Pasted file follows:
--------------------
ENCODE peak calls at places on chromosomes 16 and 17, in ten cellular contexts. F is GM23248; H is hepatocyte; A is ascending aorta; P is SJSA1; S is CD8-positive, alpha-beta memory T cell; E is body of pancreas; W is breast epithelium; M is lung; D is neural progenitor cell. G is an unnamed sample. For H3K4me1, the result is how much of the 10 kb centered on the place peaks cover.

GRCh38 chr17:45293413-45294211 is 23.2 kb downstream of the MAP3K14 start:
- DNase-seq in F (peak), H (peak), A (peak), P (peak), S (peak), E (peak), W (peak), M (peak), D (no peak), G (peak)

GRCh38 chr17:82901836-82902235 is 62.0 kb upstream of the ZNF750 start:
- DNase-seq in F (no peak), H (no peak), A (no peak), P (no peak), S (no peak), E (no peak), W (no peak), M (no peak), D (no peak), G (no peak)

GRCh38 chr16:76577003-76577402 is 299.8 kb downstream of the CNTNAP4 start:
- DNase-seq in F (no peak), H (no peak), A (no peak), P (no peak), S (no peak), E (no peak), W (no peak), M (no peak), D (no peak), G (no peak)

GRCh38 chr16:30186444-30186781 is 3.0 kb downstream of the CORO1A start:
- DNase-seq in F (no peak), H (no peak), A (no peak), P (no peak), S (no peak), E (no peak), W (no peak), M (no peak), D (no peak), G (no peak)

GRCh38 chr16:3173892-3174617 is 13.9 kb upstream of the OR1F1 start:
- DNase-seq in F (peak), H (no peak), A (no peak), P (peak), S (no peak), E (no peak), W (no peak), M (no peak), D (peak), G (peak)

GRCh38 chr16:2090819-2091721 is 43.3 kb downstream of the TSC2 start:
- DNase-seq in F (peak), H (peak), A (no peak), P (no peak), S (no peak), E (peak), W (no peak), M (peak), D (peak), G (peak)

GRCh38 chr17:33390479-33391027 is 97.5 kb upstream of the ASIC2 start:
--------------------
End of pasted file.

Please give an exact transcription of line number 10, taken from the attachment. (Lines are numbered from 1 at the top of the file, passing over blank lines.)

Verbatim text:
GRCh38 chr16:3173892-3174617 is 13.9 kb upstream of the OR1F1 start: